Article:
Some of my smart-ass newspaper friends insist I’ve been writing fiction for years. But I couldn’t have made up some of the true stories I’ve reported and written: A man strangles a deer with his bare hands. Another guy goes undercover to catch karaoke jockeys who use counterfeit discs.
Writing non-fiction works like this: You assemble a big, lumpy pile of clay out of interviews, documents, observations, and whatever else you can scrounge in however much time you have to report a given story. Then you hack and carve and whittle the pile down to its essentials. What remains is your story.
Writing fiction is no different insofar as you’re also amassing a pile of clay for sculpting. But that mound is constrained only by your imagination and your memory, by everything you’ve ever seen, heard, read, tasted, touched, smelled, dreamed, or just stumbled upon. That can be a pretty big mound. The carving can be a bit more complicated.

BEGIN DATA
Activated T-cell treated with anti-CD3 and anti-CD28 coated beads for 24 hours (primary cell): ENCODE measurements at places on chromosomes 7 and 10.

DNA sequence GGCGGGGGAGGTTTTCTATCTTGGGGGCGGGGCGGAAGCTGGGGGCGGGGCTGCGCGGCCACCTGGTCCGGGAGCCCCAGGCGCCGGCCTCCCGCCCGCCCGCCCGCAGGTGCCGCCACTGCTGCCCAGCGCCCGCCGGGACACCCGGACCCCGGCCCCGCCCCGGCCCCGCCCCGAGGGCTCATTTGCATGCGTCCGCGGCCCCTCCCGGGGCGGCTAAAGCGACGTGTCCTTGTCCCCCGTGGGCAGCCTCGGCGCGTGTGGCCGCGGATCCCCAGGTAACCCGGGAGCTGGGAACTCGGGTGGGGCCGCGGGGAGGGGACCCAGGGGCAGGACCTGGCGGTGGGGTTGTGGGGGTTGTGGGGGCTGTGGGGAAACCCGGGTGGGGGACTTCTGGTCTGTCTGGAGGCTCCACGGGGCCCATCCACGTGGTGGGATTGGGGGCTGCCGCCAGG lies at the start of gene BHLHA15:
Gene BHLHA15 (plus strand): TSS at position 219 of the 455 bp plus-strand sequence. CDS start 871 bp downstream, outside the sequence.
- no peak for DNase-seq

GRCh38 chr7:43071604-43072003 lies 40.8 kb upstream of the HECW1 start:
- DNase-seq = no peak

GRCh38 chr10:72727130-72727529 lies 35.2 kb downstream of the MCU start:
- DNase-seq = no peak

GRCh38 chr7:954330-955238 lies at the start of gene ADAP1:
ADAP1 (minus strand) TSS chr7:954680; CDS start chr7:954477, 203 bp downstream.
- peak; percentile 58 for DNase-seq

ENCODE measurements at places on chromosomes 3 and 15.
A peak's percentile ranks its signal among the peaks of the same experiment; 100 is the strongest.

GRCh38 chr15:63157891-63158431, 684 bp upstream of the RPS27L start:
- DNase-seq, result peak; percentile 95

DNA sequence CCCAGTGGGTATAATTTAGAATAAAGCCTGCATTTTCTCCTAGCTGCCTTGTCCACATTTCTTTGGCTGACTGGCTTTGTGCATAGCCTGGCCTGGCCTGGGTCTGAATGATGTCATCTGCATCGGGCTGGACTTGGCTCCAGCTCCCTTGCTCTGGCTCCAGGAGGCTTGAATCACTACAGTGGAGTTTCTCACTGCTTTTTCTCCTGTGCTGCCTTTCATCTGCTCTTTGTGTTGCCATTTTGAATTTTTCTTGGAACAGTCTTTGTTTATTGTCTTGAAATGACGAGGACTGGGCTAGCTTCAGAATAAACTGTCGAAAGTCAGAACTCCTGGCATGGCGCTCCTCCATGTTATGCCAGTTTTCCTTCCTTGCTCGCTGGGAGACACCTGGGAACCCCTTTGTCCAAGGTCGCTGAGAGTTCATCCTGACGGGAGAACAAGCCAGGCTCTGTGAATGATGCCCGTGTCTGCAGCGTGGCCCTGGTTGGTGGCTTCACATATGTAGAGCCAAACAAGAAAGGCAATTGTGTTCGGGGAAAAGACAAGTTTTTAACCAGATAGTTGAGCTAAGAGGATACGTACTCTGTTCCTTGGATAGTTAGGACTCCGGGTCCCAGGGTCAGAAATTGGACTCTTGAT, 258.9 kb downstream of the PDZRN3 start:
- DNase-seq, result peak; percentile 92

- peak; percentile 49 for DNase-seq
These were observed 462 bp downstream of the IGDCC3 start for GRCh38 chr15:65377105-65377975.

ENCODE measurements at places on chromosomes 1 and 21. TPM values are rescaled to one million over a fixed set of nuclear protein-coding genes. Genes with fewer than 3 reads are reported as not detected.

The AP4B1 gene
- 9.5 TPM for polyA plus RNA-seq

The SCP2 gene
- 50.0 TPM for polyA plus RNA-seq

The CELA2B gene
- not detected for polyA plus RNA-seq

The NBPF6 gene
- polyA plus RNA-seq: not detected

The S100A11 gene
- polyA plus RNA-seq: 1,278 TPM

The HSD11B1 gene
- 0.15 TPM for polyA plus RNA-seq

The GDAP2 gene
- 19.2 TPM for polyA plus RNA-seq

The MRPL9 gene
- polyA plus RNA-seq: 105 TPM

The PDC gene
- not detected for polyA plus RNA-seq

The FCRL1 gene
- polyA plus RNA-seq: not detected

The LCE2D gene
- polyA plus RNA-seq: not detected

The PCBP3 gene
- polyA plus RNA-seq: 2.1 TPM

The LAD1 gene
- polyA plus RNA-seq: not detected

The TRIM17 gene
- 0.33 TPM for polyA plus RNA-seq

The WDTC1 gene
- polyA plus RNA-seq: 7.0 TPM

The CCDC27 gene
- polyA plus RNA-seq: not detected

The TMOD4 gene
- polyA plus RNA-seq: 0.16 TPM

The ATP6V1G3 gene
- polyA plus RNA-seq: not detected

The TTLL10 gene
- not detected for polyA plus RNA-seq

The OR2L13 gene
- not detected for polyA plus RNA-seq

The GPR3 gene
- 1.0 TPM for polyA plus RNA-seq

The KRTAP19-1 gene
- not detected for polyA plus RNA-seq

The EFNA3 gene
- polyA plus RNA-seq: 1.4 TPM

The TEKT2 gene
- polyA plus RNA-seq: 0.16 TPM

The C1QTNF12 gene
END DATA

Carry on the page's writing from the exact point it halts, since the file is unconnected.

In either case, you have to figure out what happened before you can render it properly as a tale. In either case, that’s a journey of discovery, whether you’re wheedling documents out of a reluctant attorney or conjuring the scene of a strip-club magnate expostulating on the meaning of capitalism.
The key difference—at least for me—is in how I take those journeys.
The journalistic one involves shoe-leather reporting, plain and simple. The novelistic one is about sitting down and writing. I do a little traditional research for my novels, but my day job (that journalism thing again) limits my time for it. Most of my “reporting”—the figuring out of what happened—occurs on early mornings with my hands on the keyboard of my laptop.
The months I spend writing the first draft is the equivalent of the weeks I might spend reporting a complex newspaper story. Sometimes I pretend that, instead of imagining what Gus Carpenter did the night his team lost the state hockey championship, I am remembering it.
After that, it’s all about cutting, shifting, adding, revising, trimming, enhancing–my favorite part, actually, because the hard stuff is behind me. I know what happened. I just have to figure out how best to get the reader into the room and keep her there—and that’s no different whether you’re giving people the facts or making them up. Either way, if you do your job well, you might even approach truth. And either way, you’ll probably have fun.
Bryan Gruley is a former Wall Street Journal reporter and author of the critically acclaimed Starvation Lake: A Mystery, and its newly released sequel, The Hanging Tree.